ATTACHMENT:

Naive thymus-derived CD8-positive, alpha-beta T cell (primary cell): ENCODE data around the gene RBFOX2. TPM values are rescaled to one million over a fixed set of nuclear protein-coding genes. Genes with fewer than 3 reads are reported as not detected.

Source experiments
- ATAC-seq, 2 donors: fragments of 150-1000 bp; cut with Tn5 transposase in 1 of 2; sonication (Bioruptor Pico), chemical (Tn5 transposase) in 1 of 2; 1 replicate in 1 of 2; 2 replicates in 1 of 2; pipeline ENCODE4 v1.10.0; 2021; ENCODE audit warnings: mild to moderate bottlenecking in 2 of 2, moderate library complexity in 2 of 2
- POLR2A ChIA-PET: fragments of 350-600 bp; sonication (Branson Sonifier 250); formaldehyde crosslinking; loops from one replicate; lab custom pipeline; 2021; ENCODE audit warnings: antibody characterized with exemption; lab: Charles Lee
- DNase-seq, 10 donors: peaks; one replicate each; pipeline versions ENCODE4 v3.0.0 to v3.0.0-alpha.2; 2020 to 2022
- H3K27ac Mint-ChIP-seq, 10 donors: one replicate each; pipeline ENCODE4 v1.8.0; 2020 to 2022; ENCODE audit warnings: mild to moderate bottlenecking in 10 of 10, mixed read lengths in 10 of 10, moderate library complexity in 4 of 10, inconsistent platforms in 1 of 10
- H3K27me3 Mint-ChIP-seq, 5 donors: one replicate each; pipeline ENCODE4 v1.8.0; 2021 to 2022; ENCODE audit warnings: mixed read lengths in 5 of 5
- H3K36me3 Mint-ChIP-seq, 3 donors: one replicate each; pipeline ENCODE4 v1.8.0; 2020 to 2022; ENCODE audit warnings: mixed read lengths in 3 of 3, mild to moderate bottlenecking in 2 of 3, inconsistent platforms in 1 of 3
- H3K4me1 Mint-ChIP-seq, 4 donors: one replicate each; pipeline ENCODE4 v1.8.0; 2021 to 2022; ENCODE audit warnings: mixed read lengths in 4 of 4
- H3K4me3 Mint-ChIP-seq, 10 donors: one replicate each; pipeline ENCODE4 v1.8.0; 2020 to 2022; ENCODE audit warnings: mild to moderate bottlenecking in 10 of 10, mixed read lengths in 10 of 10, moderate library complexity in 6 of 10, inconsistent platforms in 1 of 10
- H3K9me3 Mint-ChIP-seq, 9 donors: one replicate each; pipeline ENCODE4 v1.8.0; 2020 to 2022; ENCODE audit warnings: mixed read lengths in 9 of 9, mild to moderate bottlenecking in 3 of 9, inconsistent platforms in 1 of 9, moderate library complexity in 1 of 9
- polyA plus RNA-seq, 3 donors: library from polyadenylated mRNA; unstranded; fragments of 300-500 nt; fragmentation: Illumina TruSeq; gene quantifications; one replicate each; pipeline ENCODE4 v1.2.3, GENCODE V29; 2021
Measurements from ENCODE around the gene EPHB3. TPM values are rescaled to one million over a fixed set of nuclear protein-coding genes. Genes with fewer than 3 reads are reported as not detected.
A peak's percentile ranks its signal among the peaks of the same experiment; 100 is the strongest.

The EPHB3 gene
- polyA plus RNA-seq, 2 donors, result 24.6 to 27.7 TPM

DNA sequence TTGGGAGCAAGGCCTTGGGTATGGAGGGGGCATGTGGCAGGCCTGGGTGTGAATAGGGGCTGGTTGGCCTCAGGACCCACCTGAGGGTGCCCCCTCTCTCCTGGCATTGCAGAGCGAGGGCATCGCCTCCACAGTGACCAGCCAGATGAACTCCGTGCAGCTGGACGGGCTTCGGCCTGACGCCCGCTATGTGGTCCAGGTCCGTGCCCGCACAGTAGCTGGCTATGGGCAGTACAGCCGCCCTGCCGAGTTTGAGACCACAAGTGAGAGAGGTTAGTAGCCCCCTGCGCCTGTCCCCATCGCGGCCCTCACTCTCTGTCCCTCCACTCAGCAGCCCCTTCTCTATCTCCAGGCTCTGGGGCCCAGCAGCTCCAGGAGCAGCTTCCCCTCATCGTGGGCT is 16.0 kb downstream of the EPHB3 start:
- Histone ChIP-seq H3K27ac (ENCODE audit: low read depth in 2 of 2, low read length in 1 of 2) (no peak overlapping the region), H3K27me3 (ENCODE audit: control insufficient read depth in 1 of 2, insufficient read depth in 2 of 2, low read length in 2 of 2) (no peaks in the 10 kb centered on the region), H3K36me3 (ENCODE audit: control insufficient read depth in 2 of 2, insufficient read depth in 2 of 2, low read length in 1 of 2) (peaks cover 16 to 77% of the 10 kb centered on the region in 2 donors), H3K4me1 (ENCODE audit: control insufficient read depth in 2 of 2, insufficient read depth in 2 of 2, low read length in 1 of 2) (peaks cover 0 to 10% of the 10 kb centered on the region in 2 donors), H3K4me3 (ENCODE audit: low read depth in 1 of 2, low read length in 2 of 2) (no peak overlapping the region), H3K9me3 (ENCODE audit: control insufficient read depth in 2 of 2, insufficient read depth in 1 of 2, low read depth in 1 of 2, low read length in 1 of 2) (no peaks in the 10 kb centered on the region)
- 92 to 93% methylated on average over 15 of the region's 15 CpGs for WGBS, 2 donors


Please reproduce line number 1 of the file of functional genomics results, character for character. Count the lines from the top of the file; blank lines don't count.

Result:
Naive thymus-derived CD8-positive, alpha-beta T cell (primary cell): ENCODE data around the gene RBFOX2. TPM values are rescaled to one million over a fixed set of nuclear protein-coding genes. Genes with fewer than 3 reads are reported as not detected.